Postal sector continues to lead in carbon emissions reduction efforts, says IPC
The International Post Corporation (IPC) has reported that participants in the IPC Environmental Measurement and Monitoring System (EMMS) have continued to work together to collectively reduce the postal sector’s carbon footprint, and they achieved some “excellent” results. In a statement sent to Post&Parcel today (4 November), Holger Winklbauer, CEO of IPC, said: “After meeting our 20% emissions reduction target six years early last year, our participants demonstrated ongoing leadership throughout all categories of the programme. For example: one of the reasons of the continuous improvements is that our participants are increasingly switching to renewable electricity. In 2015, 25% of total electricity used by our participants was considered green electricity, a significant increase from 16% in 2014.”
In 2015, EMMS participants achieved an average CMP score of 85 compared to 82 in 2014. This represents 29 percentage points since 2008, equalling to an annual average increase of 4.1%. In 2015, the 2020 CMP target of 90% had been surpassed by six posts, while a further 11 posts achieved overall scores of at least 75%.
Following the group’s success last year in reaching the 20% emissions reduction target, the participants’ continued efforts to improve their carbon management and drove further emissions reductions this year. The group’s emissions have decreased by 22.4% since the start of the programme, from 8,830,000 tonnes in 2008 to 6,852,000 tonnes in 2015. By aggregating savings since 2008, this equates to more than 10m tonnes of carbon emissions that have been avoided by the EMMS participants over the seven-year period.
In 2014, a new delivery efficiency target was formally introduced for the group to broaden the programme’s scope and continue the EMMS participants’ emissions reduction efforts. The new target aims to achieve a 20% reduction in emissions per letter mail and per parcel by 2025, from a 2013 baseline.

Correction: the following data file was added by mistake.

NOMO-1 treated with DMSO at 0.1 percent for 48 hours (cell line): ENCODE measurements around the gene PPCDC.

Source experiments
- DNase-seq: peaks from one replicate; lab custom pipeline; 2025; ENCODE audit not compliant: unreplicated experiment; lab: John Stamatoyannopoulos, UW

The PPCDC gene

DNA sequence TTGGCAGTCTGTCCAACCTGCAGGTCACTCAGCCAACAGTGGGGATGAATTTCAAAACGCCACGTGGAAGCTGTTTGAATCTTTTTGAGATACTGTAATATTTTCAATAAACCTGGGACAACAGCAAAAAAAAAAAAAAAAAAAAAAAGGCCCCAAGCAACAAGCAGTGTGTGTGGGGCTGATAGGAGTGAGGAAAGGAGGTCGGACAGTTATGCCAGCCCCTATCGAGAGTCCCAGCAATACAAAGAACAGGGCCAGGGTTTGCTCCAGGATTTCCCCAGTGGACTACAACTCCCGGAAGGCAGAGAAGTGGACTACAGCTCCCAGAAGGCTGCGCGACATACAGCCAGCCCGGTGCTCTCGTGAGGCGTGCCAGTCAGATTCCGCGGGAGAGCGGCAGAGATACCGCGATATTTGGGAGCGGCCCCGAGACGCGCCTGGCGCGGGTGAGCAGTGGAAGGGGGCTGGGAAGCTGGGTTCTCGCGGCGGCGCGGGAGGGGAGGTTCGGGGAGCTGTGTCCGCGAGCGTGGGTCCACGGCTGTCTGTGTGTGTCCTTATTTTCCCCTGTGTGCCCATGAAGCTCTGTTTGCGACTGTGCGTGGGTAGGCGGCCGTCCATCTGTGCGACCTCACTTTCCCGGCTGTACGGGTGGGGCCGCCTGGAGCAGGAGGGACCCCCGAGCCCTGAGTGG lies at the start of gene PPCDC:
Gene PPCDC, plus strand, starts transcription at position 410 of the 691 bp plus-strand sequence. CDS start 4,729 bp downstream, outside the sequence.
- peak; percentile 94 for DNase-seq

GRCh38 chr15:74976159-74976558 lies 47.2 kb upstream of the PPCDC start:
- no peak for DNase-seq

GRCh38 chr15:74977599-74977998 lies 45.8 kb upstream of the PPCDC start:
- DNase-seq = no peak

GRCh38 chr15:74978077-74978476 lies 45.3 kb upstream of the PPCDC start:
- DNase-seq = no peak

In January 2016, this delivery efficiency target was approved as a sectoral benchmark by the Science Based Targets (SBT) initiative’s Steering Committee. This ensures that the target aligns with the latest climate science, and that emissions reductions are in line with the reductions required to meet the COP21 Paris Agreement’s goal.
The group’s letter mail delivery efficiency has remained stable since the 2013 baseline, with the group reporting 37.2 grams of CO2 per item in 2015 compared to 36.9 grams per item in 2013. Meanwhile, parcel delivery efficiency saw significant improvement, with the group reporting 439.9 grams of CO2 per item compared to 468.7 grams per item in 2014, a further decrease from 505.0 grams per item in 2013. This represents a 13% decrease in emissions per parcel in just two years.
Winklbauer commented: “Although letter mail efficiency remained relatively stable between 2014 and 2015, the group achieved a greater reduction in absolute emissions associated with letter mail delivery than between 2013 and 2014. However, the decrease in letter mail volumes between 2014 and 2015 was also greater than the previous year.
“The continuing decline in letter mail volumes presents a growing challenge for participants in improving letter mail delivery efficiency. Meanwhile, although the group’s emissions associated with parcel delivery increased between 2014 and 2015, the number of parcels delivered increased at a greater rate. This illustrates the growth of e-commerce and the associated rapid increase in parcel volumes currently being experienced by the sector, offering big opportunities for the postal operators.”
IPC published the 2016 IPC Postal Sector Sustainability Report at the occasion of its Board meeting in Toronto, Canada.
The online version of the eight annual Postal Sector Sustainability Report can be consulted here. It also includes 18 best practice cases showcasing some successful environmental initiatives taken by EMMS participants.